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Identification of Chest Palpation and Thoracoabdominal Dyssynchrony through Physical Examination

Van Hueseok*

Department of Pulmonary Medicine, Madda Walabu University, Robe, Ethiopia

*Corresponding Author:
Dr. Van Hueseok
Department of Pulmonary Medicine, Madda Walabu University, Robe, Ethiopia

Received: 01-Mar-2023, Manuscript No. JCROA-23- 93889; Editor assigned: 03-Mar-2023, Pre QC No. JCROA-23-93889 (PQ); Reviewed: 17-Mar-2023, QC No. JCROA-23-93889; Revised: 24-Mar-2023, Manuscript No. JCROA-23-93889 (R); Published: 31-Mar-2023, DOI: 10.4172/jclinresp.5.1.010

Citation: Hueseok V. Identification of Chest Palpation and Thoracoabdominal Dyssynchrony through Physical Examination. J Clin Res. 2023;5:010.

Copyright: © 2023 Hueseok V. This is an open-access article distributed under the terms of the Creative Commons Attribution License, which permits unrestricted use, distribution, and reproduction in any medium, provided the original author and source are credited.

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About the Study

The anterior surface of the chest is palpated by placing the palm of both arms flat on the chest wall with the thumbs touching on the midline with the thumbs touching on the midline while the patient is taking deep breaths. The hands are placed first at the angle of Louis, then on the fourth or fifth intercostal space, and finally at the lower costal margin. The posterior chest surface can also be palpated with the patient sitting, by putting the thumbs on the paravertebral lines and the other fingers each on a different intercostal space. The expansion of the apices can be appreciated by putting the palm of the hands flat on the supraclavicular fossa. The position of the trachea can be determined by placing the thumb and index finger on the lateral aspects of the trachea over the jugular notch. Lateral deviation of the trachea can be caused by mediastinal shift [1].

During the anterior palpation attention should be paid to the cardiac impulse, usually palpable at the anterior axillary line, at fourth or fifth intercostal space. Although it is not palpable in a large proportion of normal people, lack a palpable apex beat may be a sign of pulmonary emphysema. Palpation of the thorax also is important for the detection of enlarged axillary or supraclavicular lymph nodes. It can also disclose the presence of subcutaneous emphysema. Most of the alteration of respiration dynamic suspected at inspection can be confirmed by palpation. Attention should be paid to the amplitude and symmetry of the movements and to the presence of retraction of the costal margin at the end of inspiration, that indicates severe air trapping. Palpation is also of aid in detecting contractions of auxillary respiratory muscles by putting the hand on sternocleidomastoid or on the abdominal wall and to evaluate the presence of thoracoabdominal dyssynchrony, by putting the hand in the midline on the middle chest and the other on the upper abdomen. During the phase of the physical examination an end inspiratory retraction of the costal margin can be appreciated, indicating pulmonary hyperinflation [2].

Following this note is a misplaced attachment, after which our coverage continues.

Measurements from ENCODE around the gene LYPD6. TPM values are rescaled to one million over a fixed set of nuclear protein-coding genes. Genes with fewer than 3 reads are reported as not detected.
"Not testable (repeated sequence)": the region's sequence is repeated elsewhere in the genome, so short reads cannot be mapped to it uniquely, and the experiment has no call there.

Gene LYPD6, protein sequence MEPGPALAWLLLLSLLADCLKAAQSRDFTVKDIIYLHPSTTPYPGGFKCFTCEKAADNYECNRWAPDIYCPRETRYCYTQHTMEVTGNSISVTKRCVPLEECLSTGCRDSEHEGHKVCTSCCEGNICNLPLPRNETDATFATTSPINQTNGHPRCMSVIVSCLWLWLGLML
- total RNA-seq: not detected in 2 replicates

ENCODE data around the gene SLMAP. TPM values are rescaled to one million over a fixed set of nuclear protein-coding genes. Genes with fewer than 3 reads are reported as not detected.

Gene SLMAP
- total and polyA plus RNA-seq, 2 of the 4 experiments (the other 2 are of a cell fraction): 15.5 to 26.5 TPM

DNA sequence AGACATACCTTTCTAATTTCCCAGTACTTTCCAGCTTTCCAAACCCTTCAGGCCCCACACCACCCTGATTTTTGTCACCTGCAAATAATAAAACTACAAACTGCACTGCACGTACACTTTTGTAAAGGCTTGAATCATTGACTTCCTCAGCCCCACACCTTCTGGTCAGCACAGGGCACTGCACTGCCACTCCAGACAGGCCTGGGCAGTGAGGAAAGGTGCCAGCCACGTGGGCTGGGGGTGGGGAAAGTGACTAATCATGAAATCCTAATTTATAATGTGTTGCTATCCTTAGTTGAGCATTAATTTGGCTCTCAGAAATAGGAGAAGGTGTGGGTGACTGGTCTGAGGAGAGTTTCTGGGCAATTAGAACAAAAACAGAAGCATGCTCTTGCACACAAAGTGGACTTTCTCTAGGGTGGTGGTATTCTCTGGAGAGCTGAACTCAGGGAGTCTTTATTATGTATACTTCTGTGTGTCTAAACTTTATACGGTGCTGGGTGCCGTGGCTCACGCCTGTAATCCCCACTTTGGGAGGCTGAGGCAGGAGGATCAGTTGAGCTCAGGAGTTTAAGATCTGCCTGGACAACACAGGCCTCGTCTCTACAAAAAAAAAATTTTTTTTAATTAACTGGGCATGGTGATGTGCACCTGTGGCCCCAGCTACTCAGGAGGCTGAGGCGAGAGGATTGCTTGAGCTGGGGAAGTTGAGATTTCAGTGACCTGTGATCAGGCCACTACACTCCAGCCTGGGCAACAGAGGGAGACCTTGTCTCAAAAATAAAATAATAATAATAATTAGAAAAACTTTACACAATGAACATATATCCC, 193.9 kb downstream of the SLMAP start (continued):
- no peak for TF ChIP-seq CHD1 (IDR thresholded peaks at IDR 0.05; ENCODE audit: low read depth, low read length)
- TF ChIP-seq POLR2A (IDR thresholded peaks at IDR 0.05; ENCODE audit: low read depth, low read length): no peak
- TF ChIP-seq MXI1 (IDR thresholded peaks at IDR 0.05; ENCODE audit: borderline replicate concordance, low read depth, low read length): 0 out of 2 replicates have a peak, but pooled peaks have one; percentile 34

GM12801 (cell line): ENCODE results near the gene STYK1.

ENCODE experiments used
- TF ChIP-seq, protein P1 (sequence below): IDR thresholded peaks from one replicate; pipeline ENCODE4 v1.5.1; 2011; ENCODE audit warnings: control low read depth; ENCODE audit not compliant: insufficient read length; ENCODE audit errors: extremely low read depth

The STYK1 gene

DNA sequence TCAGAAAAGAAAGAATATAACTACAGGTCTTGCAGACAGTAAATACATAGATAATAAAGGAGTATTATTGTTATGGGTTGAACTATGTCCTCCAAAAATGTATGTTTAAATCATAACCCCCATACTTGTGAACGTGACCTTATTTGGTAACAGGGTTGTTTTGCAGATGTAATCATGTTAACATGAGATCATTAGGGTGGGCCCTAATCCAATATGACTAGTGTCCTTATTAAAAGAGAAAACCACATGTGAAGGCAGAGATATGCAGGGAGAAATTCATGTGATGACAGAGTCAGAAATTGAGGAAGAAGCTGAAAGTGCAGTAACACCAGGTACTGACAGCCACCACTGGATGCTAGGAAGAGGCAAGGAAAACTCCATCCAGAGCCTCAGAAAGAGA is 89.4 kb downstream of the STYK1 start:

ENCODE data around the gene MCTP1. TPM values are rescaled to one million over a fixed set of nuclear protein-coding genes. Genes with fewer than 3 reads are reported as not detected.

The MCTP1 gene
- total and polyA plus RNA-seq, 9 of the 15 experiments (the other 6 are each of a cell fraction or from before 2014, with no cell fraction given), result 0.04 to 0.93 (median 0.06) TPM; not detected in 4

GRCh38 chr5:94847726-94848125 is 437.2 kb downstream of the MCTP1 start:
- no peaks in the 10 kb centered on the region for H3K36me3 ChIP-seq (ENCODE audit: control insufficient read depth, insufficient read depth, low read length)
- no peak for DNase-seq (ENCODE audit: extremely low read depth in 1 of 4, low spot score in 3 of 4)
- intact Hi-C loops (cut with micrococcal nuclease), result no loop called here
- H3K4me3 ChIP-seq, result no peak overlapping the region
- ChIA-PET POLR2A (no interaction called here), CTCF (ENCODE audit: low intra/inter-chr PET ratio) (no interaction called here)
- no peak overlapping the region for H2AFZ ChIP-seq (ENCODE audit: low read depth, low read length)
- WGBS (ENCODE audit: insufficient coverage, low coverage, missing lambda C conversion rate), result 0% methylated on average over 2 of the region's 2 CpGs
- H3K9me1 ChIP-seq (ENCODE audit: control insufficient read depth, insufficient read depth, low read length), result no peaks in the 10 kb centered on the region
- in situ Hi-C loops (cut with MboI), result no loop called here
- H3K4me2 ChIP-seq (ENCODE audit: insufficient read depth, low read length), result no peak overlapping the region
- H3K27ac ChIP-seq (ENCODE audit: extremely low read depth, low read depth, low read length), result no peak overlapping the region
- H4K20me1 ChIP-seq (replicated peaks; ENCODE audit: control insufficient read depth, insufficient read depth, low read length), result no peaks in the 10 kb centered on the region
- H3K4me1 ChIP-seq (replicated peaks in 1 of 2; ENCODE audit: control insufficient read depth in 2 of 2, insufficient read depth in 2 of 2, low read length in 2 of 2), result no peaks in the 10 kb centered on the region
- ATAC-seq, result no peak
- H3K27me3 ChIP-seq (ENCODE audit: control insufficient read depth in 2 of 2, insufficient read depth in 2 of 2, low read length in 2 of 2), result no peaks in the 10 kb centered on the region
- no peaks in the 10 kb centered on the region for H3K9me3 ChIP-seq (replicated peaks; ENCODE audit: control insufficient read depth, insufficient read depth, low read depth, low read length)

While the subject is speaking the lung parenchyma and the chest wall normally transmit a palpable vibration known as tactile fremitus. It should be assessed by placing the ulnar aspect of both hands firmly on the posterior chest wall while the patient says the word ninety nine. For comparison both sides should be palpated simultaneously and symmetrically using one hand quick alternating between the two sides. The vibration is best appreciated in the region close to the tracheal bifurcation and in people with low pitched voice. The tactile fremitus is reduced when an obstruction of the airways block its transmission to the chest wall or lung elasticity is reduced [3]. Tactile fremitus is also reduced or absent in the area over a pleural effusion but the lung parenchyma above the superior margin of the effusion may be compressed and hence transmits a reinforced vibration. Another cause of reduction or absence of tactile fremitus is pneumothorax. Tactile fremitus is better transmitted by consolidated lung parenchyma provided that the bronchi are patent and it is also reinforced in the presence of bronchiectasis or lung excavations. This is how the physical examination can be performed to identify the condition of upper thoracic region [4].